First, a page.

Are you trying to find out the value of the 5 lira with the dolphin? Did you find several examples in an old drawer or among family memories? Collecting coins offers great possibilities, but coins have to be in certain circumstances to be worth something – beyond face and sentimental value. If you are especially lucky, you may end up with a rare and valuable coin without knowing it.
5 Lire with the Dolphin is definitely one of those coins that connect us most to a distant past and that no longer exists. Its face value, which was only relevant until nearly 50 years ago, pushed it into oblivion long before 2002, when the lira was officially withdrawn to make way for the euro. It has already been at least two decades since the five lira has not been used regularly. Let’s find out their current value together in this article.
5 lira with dolphin: coin
For those who are not familiar with the currency, we are talking about one of the most widespread and smallest problems in the Italian Republic. The Italma coin is actually 20.3 mm in diameter and weighs only one gram. The 5 Lire has played the role of the undervalued currency in our country for many years, with the 1 and 2 Lire coins no longer viewed as present value. It was drafted and released from 1951 to 2001, with an approximately ten-year hiatus between 1957 and 1965.
The “5 Lire dolphin” is one of the coins that has never changed its symbols and inscriptions. On the obverse, we find the face value of the coin in the center, with a dolphin inscription at the bottom, the tail to the left and the muzzle to the right. The obverse is completed with the letter R from the Rome mint, and the thousand indicates the year of the mint. On the back there is a boat helm notch in the center, flanked by the inscription of the Italian Republic on the outer edge. Below, under the rudder, the author’s name, Romagnoli, is engraved.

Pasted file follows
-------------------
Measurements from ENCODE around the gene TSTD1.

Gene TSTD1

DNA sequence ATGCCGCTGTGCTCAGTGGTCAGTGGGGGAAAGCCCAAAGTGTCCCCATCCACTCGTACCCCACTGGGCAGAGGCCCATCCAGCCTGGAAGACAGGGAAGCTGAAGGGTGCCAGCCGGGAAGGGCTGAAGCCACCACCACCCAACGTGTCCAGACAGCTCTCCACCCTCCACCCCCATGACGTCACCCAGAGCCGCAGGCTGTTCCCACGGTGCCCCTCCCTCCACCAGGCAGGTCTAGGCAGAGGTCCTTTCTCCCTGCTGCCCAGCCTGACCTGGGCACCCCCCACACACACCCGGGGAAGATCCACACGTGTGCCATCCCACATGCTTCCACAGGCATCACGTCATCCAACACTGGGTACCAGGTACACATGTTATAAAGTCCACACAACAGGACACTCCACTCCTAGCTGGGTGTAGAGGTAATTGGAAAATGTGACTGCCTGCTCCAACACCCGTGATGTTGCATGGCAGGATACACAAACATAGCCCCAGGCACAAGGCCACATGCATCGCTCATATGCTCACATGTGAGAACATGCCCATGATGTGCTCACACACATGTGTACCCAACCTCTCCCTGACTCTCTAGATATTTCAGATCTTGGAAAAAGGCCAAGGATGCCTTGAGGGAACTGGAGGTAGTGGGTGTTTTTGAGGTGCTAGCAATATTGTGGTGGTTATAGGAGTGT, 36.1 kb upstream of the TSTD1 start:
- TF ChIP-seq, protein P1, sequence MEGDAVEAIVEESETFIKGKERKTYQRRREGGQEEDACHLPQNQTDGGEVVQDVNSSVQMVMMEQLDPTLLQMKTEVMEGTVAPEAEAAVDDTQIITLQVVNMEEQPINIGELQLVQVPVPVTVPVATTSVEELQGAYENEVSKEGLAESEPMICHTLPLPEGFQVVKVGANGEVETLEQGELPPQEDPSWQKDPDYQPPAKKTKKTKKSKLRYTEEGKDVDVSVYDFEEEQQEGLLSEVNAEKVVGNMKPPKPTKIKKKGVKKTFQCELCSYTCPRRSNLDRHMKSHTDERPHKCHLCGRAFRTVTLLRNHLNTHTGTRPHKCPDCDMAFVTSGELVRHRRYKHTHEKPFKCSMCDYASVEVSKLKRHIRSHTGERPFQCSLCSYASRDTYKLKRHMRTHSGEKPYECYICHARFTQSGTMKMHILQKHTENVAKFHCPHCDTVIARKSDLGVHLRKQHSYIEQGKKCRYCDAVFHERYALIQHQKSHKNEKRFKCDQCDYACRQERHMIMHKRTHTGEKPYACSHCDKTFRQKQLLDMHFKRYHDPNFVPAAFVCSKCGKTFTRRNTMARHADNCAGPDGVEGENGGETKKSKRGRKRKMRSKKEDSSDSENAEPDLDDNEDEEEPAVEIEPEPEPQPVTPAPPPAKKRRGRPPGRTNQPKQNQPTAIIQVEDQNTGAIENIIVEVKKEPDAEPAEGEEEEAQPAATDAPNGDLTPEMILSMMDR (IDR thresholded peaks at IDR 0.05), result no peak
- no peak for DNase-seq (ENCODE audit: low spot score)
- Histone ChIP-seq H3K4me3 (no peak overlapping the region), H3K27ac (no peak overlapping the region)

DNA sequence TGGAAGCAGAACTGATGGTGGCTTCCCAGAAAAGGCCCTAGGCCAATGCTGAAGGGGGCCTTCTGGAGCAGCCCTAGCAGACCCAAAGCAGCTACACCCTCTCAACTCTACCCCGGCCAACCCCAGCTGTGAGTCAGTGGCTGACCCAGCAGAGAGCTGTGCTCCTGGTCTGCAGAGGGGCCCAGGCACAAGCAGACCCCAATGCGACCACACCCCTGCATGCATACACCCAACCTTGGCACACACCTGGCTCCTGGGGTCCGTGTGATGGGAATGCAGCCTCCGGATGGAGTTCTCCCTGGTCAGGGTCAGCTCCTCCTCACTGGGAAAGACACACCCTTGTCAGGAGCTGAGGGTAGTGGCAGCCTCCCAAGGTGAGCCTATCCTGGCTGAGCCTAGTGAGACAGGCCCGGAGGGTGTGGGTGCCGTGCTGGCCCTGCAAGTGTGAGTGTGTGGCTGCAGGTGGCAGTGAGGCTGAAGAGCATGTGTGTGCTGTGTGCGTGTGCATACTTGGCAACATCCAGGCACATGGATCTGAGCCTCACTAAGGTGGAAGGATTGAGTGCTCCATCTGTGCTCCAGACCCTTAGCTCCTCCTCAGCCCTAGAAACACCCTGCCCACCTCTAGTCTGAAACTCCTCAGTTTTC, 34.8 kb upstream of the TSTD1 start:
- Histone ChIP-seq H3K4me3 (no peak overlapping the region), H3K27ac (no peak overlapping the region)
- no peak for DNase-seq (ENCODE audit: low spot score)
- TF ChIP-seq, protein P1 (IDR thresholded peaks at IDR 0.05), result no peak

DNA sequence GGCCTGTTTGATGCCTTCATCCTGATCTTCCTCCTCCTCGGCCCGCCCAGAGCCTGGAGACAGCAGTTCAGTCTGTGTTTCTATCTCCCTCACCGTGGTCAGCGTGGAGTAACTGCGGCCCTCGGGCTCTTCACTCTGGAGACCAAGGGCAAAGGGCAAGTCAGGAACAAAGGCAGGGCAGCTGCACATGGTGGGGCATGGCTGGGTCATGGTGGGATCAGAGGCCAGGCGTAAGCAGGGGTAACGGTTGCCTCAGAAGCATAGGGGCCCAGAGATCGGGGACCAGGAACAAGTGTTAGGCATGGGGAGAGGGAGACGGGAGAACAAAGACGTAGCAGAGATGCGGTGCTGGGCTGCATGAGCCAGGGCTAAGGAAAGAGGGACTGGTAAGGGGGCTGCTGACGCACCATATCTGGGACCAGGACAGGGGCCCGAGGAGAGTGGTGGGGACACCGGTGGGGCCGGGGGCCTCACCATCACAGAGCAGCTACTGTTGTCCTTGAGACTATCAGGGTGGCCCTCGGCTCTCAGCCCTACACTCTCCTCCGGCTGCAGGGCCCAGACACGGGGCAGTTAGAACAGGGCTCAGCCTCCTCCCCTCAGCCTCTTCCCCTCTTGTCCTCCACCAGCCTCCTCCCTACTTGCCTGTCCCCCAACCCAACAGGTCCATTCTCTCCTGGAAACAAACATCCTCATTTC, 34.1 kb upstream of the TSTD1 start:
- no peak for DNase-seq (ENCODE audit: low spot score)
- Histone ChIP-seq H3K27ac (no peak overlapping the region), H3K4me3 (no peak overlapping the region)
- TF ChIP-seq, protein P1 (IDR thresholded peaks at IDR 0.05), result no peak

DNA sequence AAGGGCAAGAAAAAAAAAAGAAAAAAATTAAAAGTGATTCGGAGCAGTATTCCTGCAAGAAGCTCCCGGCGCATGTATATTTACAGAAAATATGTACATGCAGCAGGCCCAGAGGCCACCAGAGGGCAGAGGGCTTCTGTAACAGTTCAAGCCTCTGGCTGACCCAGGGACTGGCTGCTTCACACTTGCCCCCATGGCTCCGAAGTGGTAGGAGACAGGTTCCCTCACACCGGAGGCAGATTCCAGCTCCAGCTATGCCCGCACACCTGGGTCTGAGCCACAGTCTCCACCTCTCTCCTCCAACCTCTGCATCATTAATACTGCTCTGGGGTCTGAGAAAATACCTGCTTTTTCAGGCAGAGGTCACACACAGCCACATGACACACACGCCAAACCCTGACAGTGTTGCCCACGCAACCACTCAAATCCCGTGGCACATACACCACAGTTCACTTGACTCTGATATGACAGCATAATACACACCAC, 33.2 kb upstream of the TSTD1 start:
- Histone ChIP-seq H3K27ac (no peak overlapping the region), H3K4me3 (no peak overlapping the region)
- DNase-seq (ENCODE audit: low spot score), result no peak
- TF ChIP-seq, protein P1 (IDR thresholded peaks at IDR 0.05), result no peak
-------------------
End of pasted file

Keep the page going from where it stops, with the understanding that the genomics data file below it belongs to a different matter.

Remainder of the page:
How much is the value of 5 lira with dolphin?
The hypothesis with which we begin to evaluate 5 lira with the dolphin, is that this coin was scattered throughout Italy and there were – and still exist – millions of copies. Suffice it to say that more than 600 million copies were minted between 1953 and 1954 alone.
Most of these coins, minted between 1970 and 1988, are worth between €1 and €2 only if they are in Fior di Conio, that is, shining and not worn as they were just issued. It is therefore necessary to look for those coins that are a real rarity or that have some mintage errors, to make sure that you have something of value in your hands.
The rarest 5 lira with a dolphin is certainly the one that was minted in 1956. Only 400,000 copies were printed, making the coin a rarity (“R” index, according to international standards). One of these coins, even if it is in good condition, has a value of 50 euros, but if it is in great conditions, the “SPL” can be worth at least 600 euros, and a wonderful uncirculated coin has a value of 3,500 euros.
Among the versions with minting errors, the following should definitely be mentioned: the 1969 mint with the number “1” in one thousandth inverted, which is worth about 100 euros in FdC; A 1989 copy with an upturned rudder which is worth about €20 at FdC but often sells for much higher prices at auction. Finally, we recall the collectible editions minted in 1999, 2000 and 2001 exclusively for Mint packaging: today they are worth between 10 and 15 euros each.